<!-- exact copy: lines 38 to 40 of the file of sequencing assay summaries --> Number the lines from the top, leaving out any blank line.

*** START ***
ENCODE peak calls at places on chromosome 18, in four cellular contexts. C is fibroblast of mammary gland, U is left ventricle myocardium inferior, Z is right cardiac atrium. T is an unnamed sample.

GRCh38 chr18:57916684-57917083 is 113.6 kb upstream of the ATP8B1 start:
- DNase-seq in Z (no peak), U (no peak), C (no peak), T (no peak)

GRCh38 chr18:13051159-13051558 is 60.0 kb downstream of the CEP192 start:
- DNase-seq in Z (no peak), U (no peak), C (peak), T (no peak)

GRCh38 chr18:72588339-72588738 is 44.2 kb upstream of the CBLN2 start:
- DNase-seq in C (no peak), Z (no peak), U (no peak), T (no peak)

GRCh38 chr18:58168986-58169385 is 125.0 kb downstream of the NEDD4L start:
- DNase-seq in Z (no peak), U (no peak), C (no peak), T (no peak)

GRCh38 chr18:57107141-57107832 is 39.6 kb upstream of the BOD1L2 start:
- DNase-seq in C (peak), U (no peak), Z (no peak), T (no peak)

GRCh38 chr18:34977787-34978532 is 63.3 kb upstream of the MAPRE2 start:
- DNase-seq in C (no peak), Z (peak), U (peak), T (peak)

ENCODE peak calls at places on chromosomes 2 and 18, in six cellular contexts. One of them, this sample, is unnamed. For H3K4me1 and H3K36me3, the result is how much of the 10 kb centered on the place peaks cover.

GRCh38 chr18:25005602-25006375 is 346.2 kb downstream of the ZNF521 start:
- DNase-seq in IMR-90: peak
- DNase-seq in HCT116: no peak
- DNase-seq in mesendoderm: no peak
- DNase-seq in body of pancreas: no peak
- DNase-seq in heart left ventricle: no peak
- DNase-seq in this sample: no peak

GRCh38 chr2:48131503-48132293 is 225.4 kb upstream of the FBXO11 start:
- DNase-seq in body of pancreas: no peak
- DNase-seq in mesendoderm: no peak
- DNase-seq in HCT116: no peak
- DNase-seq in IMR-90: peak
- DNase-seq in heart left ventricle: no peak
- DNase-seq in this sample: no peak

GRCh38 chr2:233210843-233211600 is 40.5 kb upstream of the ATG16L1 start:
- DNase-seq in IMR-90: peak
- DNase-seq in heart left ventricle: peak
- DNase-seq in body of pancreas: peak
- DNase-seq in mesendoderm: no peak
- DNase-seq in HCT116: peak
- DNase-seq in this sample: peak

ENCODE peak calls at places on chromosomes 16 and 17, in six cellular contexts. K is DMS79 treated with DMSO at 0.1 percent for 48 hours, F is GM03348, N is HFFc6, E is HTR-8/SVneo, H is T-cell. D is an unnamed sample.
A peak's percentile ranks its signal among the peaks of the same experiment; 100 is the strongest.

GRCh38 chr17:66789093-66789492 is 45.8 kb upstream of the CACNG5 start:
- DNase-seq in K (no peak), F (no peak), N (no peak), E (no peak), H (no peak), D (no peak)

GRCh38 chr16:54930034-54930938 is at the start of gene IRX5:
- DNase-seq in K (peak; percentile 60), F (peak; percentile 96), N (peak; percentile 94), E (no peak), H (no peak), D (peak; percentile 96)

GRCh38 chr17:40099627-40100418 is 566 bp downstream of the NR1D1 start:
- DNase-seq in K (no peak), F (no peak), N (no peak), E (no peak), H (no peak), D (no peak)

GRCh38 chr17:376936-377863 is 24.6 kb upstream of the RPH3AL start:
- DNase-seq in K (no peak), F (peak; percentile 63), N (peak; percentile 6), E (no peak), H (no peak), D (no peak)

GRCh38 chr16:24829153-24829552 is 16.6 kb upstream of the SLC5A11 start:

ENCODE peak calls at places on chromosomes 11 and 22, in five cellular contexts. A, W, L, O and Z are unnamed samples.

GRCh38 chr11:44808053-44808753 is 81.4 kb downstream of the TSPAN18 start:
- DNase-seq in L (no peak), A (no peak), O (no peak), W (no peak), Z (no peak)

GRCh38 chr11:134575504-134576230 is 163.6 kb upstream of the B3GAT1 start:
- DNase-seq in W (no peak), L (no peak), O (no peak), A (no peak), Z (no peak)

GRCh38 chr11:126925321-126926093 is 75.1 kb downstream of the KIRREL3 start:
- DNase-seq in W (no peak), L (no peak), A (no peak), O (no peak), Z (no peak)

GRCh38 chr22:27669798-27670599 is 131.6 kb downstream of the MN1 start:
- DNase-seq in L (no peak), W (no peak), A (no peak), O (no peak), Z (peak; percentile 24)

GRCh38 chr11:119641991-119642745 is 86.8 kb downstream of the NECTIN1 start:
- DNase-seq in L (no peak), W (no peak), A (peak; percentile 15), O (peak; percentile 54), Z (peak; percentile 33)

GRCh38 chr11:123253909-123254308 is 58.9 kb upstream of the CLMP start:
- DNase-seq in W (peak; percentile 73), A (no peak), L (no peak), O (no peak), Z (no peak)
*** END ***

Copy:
GRCh38 chr17:66789093-66789492 is 45.8 kb upstream of the CACNG5 start:
- DNase-seq in K (no peak), F (no peak), N (no peak), E (no peak), H (no peak), D (no peak)

GRCh38 chr16:54930034-54930938 is at the start of gene IRX5: